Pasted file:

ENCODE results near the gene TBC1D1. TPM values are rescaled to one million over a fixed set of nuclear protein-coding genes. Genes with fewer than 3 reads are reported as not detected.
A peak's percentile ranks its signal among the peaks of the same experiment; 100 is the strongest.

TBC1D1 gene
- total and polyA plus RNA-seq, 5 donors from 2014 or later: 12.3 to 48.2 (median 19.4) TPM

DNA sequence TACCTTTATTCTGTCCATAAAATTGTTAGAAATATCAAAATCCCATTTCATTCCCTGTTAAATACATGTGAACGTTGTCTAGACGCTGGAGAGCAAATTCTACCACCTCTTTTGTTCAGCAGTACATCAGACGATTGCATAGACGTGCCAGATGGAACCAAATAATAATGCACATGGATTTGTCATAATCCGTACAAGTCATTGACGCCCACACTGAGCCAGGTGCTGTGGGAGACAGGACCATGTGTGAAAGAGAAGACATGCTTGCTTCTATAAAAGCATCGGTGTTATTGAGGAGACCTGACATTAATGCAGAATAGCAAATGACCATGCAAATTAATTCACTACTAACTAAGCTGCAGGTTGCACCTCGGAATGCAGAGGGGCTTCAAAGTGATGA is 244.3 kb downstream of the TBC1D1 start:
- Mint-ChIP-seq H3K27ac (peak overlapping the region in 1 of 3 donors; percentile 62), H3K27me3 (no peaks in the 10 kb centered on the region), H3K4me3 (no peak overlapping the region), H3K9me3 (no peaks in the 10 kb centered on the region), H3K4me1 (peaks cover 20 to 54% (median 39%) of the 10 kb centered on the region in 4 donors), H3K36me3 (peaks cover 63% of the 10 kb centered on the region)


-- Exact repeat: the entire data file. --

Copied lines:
ENCODE results near the gene TBC1D1. TPM values are rescaled to one million over a fixed set of nuclear protein-coding genes. Genes with fewer than 3 reads are reported as not detected.
A peak's percentile ranks its signal among the peaks of the same experiment; 100 is the strongest.

TBC1D1 gene
- total and polyA plus RNA-seq, 5 donors from 2014 or later: 12.3 to 48.2 (median 19.4) TPM

DNA sequence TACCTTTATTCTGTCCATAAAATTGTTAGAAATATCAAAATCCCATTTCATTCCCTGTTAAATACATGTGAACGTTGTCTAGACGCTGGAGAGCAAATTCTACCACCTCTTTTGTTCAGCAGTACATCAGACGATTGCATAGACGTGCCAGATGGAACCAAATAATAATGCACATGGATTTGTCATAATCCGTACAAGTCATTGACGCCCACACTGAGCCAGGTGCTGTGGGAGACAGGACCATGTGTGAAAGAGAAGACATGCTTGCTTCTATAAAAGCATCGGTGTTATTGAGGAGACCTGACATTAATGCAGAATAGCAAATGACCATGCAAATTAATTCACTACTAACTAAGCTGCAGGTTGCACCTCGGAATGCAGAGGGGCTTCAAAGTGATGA is 244.3 kb downstream of the TBC1D1 start:
- Mint-ChIP-seq H3K27ac (peak overlapping the region in 1 of 3 donors; percentile 62), H3K27me3 (no peaks in the 10 kb centered on the region), H3K4me3 (no peak overlapping the region), H3K9me3 (no peaks in the 10 kb centered on the region), H3K4me1 (peaks cover 20 to 54% (median 39%) of the 10 kb centered on the region in 4 donors), H3K36me3 (peaks cover 63% of the 10 kb centered on the region)